This post was authored by independent journalist Jeremy Borden, co-founder of Code for Democracy Kathy Qian, and reporter Michael Taffe.
A masked “Scary Movie”-type character sits holding a coffee cup emblazoned with an emoji at a kitchen counter and, in a sing-songy voice, says: “Terri wants to defund the police. Defund the police? That’s scary liberal!”
The attack ad against North Carolina state Senate Democratic challenger Terri LeGrand from her GOP incumbent opponent, Joyce Krawiec, is a humorous, flippant bite that was just a blip in terms of the overall spending during 2020’s historically expensive election—just a few hundred dollars and around a few thousand impressions on Facebook, according to the site’s political ad tracker.
It was also categorically false, blatantly misrepresenting LeGrand’s position on police reform.
But advertising like “Scary Terri,” coupled with the millions of dollars that outside groups spent to push similar messaging, a strong turnout for President Trump and a under-estimated GOP voter registration effort, worked for Republicans in North Carolina and elsewhere at the state level.
The GOP gained four seats in the North Carolina House and Democrats’ netted just one in the state Senate in a year when Democrats focused on state House and Senate races and unprecedented donations poured in from all around the country because of a focus on the upcoming redistricting, a process of drawing legislative lines that takes place only every 10 years and is a key in who controls Congress and statehouses.
Given the massive amount of funding and focus on statehouse races, this project, funded by the North Carolina Open Government Coalition, sought to isolate and analyze how campaign finance and interlocking national and state power networks work in state legislative races. North Carolina made history with the most races where one or both candidates exceeded the $1 million mark, said Anna Beavon Gravely, the executive director of NC FREE, an organization that advocates for business interests and tracks money in politics.
We did this through network analyses, a type of spatial analysis most often used in fraud detection, counter-terrorism and other fields. Visual analyses of the relationships between different kinds of people and entities in North Carolina’s legislative races are rarely if ever applied to campaign finance data outside of academic research settings.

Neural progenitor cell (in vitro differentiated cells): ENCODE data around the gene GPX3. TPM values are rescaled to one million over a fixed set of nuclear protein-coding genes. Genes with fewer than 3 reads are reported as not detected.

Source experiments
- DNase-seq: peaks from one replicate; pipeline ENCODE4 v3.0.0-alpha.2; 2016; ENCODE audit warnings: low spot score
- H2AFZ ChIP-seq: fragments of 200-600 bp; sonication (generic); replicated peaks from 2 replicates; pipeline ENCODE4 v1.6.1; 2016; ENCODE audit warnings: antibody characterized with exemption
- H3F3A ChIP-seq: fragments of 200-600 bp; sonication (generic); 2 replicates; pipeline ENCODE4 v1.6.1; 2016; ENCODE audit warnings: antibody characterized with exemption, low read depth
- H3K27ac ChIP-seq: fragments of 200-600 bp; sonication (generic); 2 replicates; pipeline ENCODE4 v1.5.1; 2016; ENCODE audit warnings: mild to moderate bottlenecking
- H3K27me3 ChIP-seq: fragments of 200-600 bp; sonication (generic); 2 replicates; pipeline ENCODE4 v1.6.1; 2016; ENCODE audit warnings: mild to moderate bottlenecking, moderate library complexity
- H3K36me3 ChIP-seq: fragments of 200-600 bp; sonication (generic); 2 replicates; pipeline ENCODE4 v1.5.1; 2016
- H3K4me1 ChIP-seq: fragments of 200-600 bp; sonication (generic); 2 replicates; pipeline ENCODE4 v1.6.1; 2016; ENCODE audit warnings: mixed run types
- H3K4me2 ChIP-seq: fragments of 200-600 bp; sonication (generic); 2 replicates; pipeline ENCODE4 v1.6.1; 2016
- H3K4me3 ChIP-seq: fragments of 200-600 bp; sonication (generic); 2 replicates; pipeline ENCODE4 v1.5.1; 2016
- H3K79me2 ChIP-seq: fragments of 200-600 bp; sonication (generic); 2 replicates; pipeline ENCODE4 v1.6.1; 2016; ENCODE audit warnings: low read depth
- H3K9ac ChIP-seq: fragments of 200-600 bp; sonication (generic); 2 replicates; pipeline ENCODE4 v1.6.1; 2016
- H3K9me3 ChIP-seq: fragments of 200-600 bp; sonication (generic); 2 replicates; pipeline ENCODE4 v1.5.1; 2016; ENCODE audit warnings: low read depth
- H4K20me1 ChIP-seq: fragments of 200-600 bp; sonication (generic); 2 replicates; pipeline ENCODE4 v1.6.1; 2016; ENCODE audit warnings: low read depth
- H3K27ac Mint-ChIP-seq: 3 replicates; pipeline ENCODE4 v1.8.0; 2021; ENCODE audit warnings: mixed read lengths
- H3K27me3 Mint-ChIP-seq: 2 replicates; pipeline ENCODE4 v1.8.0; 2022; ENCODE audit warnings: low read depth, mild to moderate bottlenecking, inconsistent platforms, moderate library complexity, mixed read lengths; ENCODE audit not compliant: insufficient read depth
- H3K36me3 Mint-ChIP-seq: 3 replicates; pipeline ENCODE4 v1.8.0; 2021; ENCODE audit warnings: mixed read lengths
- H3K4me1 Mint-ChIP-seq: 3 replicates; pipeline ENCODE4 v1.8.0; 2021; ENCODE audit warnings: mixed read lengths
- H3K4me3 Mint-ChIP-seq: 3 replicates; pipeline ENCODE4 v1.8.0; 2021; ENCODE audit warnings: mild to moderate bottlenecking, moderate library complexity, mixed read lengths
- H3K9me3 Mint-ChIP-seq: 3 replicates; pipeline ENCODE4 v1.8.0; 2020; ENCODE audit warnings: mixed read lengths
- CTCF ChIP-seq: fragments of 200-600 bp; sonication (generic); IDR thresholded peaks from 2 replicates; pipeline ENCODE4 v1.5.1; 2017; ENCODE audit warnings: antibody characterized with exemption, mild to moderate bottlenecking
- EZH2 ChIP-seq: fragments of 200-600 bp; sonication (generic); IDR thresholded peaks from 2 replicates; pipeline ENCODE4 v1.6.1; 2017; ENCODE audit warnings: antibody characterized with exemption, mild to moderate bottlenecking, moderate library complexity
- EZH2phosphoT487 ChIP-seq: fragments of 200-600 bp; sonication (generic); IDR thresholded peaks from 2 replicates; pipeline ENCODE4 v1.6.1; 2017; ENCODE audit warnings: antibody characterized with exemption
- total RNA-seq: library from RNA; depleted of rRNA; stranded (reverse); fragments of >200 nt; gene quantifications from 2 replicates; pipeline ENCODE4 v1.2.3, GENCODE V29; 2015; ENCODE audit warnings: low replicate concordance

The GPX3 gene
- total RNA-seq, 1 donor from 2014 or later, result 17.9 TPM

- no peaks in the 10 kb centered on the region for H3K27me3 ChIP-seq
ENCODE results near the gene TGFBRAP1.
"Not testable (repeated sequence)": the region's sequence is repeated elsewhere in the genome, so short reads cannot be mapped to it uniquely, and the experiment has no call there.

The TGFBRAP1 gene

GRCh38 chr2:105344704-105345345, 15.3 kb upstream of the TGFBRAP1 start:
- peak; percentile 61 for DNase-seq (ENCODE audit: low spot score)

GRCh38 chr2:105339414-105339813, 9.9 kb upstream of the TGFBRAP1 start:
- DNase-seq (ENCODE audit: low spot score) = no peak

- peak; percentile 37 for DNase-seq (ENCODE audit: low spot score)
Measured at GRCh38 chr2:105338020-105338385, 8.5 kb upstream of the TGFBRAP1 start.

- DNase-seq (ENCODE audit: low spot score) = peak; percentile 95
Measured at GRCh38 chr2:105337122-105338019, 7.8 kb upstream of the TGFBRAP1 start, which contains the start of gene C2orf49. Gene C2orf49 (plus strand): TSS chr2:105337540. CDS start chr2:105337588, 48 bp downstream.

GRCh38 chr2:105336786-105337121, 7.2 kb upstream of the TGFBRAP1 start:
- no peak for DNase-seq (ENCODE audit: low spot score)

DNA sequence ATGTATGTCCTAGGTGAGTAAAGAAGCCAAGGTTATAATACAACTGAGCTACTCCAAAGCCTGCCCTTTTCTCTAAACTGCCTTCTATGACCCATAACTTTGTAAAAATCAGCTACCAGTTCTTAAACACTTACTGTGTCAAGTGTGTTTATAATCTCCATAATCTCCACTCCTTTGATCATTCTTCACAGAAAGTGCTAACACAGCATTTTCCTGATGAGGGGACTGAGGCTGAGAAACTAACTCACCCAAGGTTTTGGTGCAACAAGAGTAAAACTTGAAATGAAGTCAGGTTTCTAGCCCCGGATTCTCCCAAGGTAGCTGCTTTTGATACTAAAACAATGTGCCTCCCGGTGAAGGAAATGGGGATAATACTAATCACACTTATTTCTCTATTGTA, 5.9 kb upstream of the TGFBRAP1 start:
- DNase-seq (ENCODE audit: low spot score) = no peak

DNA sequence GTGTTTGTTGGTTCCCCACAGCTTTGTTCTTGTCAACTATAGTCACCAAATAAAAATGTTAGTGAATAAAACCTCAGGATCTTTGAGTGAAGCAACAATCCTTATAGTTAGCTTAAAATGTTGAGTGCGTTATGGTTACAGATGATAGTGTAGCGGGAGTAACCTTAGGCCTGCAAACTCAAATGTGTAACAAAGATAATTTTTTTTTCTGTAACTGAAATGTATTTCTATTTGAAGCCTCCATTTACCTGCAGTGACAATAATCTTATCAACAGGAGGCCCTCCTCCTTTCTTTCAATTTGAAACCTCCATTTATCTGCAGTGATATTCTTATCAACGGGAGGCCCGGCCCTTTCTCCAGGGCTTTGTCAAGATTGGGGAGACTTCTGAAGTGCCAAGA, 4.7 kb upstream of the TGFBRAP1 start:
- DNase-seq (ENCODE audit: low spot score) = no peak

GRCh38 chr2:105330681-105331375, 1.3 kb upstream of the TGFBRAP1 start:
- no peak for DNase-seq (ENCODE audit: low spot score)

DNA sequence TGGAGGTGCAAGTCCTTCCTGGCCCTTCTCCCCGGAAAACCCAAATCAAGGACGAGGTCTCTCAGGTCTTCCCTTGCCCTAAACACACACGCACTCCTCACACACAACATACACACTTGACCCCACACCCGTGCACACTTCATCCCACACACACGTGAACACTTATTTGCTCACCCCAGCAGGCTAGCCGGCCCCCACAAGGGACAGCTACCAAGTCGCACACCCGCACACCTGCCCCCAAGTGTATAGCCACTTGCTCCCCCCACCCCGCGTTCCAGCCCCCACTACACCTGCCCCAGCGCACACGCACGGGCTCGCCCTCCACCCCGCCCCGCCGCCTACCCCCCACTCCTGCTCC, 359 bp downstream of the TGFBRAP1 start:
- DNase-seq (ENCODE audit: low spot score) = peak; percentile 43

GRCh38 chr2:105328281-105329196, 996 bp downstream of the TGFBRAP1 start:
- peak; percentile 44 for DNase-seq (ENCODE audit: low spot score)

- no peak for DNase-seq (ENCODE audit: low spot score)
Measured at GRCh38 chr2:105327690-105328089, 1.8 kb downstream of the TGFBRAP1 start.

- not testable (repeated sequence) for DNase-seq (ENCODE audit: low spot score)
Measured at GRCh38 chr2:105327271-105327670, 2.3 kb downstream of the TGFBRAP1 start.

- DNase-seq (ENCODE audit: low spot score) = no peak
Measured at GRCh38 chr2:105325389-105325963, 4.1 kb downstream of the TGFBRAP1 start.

The resulting visuals and underlying data allow for a more nuanced understanding of the financial interplay between candidates, their donors and the myriad other groups that play a role in funding politics at the state level. The analysis also helps show how an ad like “Scary Terri,” and the money that pays for such ads, are important factors in determining the balance of power.
A look from a bird’s eye view of campaign finance spending in legislative races shows a somewhat unsurprising picture given the stakes in the 2020 election: both parties and candidates awash in campaign cash from various sources.
A closer look reveals how power players interact.
Any analysis of campaign finance spending is just a partial picture—in this case, the numbers analyzed are through the third quarter of last year, as fourth quarter financials were due this week; the project used only a subset of total data available due to technical issues associated with how the data is stored by the North Carolina State Board of Elections; and some groups are not required to disclose what they spend on campaigns or advertising. The project also only analyzed committee transfers rather than all spending.
Given limitations in tracking campaign finance data, this analysis focused on the 10 most expensive and 10 closest legislative races. We also examined state House and Senate races as a whole by analyzing committee transfers through the third quarter of last year. Those numbers and the resulting network analysis show how money moved within Democratic and Republican networks. The analysis revealed:
- Large corporate political action committees from key industries—healthcare, energy and real estate—contributed in all of the top ten close races the analysis examined. Corporations, though, tended to favor incumbents, which were more often members of the GOP.
- Even when candidates do not directly receive money from special interest PACs, some of this money may indirectly end up in their pockets, as campaigns often pass money to each other. In the races analyzed here, Democratic candidates in safe races who receive special interest money passed money to challengers in more competitive contests.
- Federal entities are central contributors to both Democratic and Republican candidates, but on the Democratic side side they tend to be PACs, while on the Republican side they tend to be U.S. Congressional candidates or in-state Republican power brokers.
The network visualizations below are a way to explore each of these trends.
For the Senate District 31 race, one of the most expensive races we examined, it’s easy to see in the visualization below how many special interest PACs have given to Senator Krawiec, the Republican incumbent. The colored dots and lines represent specific large corporate interests from specific sectors (use the key on the left to see which ones), and the graphic shows them closer and with specific transfers to Krawiec.
The Democrat in the race, LeGrand, received special interest dollars second-hand. In this case, four Democratic incumbents in safe races sent dollars to LeGrand, some of whom received money from special interest PACs. While they are relatively small amounts, it shows that even candidates who don’t directly receive large dollars from special interests may be a recipient of that money through other means.